• Record Label: Epic
  • Release Date: May 13, 2014
Metascore
66

Generally favorable reviews - based on 22 Critic Reviews

Critic score distribution:
  1. Positive: 12 out of 22
  2. Negative: 2 out of 22
Buy Now
Buy on
  1. May 16, 2014
    50
    While those demo versions were almost entirely incomplete, Jackson at least understood and interacted with those arrangements. Instead, we’re left with a record that is, aside from its opener, best described by the withering adjective “inoffensive.”
  2. 60
    His talent survives in these songs. So does its fatal fracture.
  3. May 15, 2014
    41
    It's true that the new versions sound more modern and souped-up than the originals (which you also get if you buy the "deluxe edition" of Xscape), but their producers don't have enough distance from Jackson's presence to reframe his voice the way that, say, Junkie XL's remix of "A Little Less Conversation" reframed Elvis Presley's.
  4. May 14, 2014
    60
    Although rejected by the singer in his lifetime, this is pop, not high art, and it has been handled with considerable care, giving us a glimpse, however illusory, of what this extraordinary talent might actually sound like had he lived.
  5. May 12, 2014
    60
    In the end, Xscape justifies its existence with a handful of potential singles that stand up to Jacko's peerless oeuvre, all of them about love's delirious power.
  6. May 12, 2014
    60
    It's an understandably ad hoc collection that conjures up snatches of wonder from scraps of genius.
  7. 60
    Xscape does polish up these old songs, even if it wipes away some of Jackson’s ideas, like the big-band tango Jackson invoked on the demo of “Blue Gangsta.” And Jackson’s voice--deliberately pushed up front in the mixes--is more vivid, and less processed-sounding, than it was on his later albums.... Yet it’s clear why Jackson shelved the songs on Xscape. They’re near misses, either not quite as striking as what he released or lesser examples of ideas he exploited better elsewhere.
  8. May 9, 2014
    60
    Far better to judge the eight tracks here on their own merit, which, for all their inevitable lack of coherence as a set, serve to remind you why Jackson was once pop's premier genius.
User Score
8.1

Universal acclaim- based on 158 Ratings

User score distribution:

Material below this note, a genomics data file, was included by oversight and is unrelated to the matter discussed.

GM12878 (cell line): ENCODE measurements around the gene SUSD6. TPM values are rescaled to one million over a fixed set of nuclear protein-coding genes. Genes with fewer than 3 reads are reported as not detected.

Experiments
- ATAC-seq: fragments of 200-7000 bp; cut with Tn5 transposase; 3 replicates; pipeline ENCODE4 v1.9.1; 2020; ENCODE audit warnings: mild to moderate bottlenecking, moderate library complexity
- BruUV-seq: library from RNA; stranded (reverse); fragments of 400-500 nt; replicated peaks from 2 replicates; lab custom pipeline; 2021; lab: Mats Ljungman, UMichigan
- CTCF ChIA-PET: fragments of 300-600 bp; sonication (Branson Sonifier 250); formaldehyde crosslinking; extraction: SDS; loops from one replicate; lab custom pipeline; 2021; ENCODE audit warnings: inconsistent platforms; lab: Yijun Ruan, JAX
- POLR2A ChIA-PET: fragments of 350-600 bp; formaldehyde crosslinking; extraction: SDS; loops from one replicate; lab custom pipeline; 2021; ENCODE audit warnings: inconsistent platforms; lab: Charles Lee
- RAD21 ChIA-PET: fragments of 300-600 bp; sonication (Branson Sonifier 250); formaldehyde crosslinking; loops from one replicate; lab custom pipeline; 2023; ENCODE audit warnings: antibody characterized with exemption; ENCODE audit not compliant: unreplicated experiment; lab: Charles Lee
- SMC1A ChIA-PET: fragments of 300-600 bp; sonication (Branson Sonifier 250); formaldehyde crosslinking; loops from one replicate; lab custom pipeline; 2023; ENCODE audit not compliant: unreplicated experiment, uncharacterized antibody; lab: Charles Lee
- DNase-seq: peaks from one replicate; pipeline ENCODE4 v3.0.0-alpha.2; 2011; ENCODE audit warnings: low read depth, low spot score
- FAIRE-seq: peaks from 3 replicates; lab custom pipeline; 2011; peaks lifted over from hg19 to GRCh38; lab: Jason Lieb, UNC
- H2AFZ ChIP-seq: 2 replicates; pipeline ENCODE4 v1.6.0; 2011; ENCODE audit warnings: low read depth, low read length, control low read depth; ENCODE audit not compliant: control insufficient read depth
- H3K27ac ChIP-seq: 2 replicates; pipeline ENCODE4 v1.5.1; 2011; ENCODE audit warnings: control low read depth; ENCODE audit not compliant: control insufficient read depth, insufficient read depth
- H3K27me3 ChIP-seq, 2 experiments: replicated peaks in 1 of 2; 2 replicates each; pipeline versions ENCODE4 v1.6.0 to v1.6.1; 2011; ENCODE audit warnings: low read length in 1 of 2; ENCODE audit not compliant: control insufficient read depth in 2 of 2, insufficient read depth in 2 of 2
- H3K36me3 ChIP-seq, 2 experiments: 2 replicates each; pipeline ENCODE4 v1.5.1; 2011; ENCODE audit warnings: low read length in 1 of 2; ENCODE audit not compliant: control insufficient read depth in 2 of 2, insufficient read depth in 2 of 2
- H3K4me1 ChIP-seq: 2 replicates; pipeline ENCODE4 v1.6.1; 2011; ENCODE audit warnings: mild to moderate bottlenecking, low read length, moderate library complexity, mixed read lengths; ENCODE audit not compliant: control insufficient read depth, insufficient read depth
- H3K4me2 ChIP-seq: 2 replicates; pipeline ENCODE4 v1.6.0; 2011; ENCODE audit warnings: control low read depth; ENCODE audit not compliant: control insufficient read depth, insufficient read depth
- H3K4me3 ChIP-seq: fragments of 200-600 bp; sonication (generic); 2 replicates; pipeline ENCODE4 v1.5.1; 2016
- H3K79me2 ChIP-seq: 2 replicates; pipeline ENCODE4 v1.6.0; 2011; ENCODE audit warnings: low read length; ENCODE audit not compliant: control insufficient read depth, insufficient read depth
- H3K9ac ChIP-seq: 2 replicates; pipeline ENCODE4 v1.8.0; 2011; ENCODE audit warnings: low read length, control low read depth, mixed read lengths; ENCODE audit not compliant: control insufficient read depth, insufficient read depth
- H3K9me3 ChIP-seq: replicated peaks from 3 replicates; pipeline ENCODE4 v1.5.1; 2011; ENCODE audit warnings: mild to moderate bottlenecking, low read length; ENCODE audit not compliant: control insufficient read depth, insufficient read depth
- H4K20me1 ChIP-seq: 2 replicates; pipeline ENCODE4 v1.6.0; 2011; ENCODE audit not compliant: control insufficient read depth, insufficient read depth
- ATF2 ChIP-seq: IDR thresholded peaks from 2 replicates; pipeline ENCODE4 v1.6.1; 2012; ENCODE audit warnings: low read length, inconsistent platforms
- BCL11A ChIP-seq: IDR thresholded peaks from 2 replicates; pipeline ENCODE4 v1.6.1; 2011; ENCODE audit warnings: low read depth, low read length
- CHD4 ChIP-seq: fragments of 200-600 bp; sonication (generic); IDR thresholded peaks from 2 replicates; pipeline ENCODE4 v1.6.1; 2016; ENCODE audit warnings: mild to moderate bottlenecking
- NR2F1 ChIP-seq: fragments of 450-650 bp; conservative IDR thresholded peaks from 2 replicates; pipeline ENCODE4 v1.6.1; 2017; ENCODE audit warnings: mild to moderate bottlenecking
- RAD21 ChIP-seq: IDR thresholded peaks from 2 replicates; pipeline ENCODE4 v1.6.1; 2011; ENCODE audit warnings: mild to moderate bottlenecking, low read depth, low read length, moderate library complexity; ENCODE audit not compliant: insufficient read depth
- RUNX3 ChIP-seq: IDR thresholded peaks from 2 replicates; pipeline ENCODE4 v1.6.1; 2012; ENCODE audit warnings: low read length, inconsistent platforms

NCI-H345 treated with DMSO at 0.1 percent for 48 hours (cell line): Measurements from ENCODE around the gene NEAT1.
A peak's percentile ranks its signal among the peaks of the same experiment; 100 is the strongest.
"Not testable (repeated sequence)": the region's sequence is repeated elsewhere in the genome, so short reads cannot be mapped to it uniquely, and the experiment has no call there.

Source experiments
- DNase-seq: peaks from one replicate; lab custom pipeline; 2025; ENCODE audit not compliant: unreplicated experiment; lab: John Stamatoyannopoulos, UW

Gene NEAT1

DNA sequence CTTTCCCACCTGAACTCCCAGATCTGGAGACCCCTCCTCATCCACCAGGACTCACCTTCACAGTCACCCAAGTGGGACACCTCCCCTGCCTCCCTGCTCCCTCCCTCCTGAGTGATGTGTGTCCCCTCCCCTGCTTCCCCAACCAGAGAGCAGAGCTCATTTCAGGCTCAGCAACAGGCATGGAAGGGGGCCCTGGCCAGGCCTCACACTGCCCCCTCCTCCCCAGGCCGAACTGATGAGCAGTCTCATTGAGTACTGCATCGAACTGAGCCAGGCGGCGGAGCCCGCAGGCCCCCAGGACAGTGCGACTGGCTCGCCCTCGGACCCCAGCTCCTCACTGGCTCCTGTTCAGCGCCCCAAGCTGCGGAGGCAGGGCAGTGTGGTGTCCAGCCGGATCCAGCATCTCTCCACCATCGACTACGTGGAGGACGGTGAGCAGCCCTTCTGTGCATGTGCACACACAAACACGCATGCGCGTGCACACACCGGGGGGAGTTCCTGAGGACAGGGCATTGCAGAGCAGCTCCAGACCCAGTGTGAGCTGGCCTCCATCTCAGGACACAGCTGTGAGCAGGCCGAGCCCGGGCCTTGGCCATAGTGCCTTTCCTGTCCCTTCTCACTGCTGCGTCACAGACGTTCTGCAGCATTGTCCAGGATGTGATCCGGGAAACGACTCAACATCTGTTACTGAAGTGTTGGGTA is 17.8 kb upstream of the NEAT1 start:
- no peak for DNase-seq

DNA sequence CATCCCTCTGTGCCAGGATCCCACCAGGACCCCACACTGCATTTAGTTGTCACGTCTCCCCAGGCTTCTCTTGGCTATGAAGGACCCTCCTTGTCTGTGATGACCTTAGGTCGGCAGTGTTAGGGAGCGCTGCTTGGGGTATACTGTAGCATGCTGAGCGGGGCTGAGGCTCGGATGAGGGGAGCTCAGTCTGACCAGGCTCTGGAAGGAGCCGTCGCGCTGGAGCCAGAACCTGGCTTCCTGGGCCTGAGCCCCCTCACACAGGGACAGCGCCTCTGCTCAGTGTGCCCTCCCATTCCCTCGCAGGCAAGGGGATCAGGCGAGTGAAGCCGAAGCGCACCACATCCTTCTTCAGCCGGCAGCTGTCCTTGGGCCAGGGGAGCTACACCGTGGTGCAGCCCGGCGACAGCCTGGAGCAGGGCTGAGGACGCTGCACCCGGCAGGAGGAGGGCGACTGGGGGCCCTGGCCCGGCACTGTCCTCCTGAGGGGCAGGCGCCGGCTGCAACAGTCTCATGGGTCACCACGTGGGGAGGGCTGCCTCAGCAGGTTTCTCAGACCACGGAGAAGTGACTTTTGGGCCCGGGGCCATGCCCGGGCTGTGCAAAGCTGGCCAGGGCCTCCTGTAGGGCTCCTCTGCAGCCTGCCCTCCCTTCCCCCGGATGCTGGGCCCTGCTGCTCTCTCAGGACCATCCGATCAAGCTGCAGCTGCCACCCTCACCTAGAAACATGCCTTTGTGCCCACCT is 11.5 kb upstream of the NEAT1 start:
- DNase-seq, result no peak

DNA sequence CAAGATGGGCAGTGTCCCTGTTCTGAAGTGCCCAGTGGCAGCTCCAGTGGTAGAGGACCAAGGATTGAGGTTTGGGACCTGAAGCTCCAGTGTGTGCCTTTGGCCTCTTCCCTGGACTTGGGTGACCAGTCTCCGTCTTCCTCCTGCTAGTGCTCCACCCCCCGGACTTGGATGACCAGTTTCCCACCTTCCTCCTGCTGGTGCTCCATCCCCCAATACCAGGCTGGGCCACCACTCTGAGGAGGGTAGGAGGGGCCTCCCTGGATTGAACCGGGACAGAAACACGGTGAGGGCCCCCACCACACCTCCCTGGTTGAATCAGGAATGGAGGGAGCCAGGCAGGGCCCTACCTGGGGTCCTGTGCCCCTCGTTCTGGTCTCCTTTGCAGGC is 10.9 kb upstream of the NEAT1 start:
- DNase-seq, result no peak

1. Negative: 16 out of 158
  1. May 14, 2014
    7
    MJ's most cohesive and entertaining release since "Dangerous". Some of the re-workings are just as fantastic as the demos and each songMJ's most cohesive and entertaining release since "Dangerous". Some of the re-workings are just as fantastic as the demos and each song sounds as relevant today as it could have been then. Full Review »
  2. Nov 14, 2014
    4
    Xscape was only ok. Jackson is back but not in a good way. I feel like this record was not needed. It's not a total train wreck someXscape was only ok. Jackson is back but not in a good way. I feel like this record was not needed. It's not a total train wreck some highlights being Love never felt so good, Slave to the rhythm and Xscape. Overall I am just not feeling this album. I feel this is lazy, tired, but not terrible. Oh and the song Blue Gangsta god almighty one of the worst songs he's ever produced. Full Review »
  3. Oct 8, 2014
    2
    A timely reminder of how mundane and over-rated Jackson was.

    Bland, unchallenging, light-weight pop songs - over-produced (by an army of
    A timely reminder of how mundane and over-rated Jackson was.

    Bland, unchallenging, light-weight pop songs - over-produced (by an army of producers) to prop-up Jackson's mediocre talent.
    His relationship songs are unconvincing - precisely because he never had a normal one!
    All of his songs are inauthentic - as you'd expect from someone who was never "real".

    The usual mix of sickly ballads and harmless dance tracks.
    The usual limited vocal gimmicks.

    His initial fame I can understand - but his enduring fame is mystifying.
    A triumph of USA-style hype over content!

    The Emperor has no new clothes - and he's dead! But that will of course change nothing for the faithful...
    Full Review »